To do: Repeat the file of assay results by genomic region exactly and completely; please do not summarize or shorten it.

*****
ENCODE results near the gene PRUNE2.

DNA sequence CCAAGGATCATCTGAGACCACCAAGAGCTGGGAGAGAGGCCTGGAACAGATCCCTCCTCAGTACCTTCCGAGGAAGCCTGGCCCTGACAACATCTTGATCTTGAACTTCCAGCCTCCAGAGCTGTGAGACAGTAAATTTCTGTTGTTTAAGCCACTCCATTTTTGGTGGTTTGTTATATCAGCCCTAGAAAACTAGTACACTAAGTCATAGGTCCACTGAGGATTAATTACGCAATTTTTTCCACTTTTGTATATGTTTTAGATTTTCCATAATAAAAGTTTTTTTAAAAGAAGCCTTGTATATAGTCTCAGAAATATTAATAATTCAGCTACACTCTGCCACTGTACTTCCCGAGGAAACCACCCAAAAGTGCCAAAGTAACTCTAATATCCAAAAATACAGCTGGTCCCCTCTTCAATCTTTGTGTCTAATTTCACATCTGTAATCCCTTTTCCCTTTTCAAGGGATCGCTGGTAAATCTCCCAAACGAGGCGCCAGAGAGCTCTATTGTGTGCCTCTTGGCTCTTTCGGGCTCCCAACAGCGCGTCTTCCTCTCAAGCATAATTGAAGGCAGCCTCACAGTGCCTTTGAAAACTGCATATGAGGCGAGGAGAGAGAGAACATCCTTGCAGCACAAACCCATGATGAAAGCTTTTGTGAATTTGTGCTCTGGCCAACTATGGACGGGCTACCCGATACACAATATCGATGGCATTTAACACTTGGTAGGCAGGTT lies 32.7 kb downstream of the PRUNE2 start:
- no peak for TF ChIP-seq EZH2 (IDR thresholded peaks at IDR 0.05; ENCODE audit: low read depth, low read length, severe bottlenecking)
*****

ENCODE results near the gene PRUNE2.

DNA sequence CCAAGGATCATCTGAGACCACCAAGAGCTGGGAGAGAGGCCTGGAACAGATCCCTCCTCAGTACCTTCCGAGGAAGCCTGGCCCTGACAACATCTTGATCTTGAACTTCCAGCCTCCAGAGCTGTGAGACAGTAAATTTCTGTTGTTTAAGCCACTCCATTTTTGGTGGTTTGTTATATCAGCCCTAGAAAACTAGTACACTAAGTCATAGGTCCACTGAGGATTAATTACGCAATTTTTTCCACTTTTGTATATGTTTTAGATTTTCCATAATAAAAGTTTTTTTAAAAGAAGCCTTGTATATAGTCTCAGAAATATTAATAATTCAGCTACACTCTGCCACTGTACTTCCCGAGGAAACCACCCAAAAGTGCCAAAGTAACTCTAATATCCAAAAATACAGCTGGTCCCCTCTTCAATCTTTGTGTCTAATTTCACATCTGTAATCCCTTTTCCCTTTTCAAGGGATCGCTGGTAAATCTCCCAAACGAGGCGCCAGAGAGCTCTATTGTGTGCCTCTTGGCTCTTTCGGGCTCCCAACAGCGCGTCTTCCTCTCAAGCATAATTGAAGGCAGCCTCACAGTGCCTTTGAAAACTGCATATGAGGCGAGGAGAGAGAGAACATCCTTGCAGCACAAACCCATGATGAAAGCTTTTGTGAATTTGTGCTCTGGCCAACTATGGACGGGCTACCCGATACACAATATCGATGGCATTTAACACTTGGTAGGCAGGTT lies 32.7 kb downstream of the PRUNE2 start:
- no peak for TF ChIP-seq EZH2 (IDR thresholded peaks at IDR 0.05; ENCODE audit: low read depth, low read length, severe bottlenecking)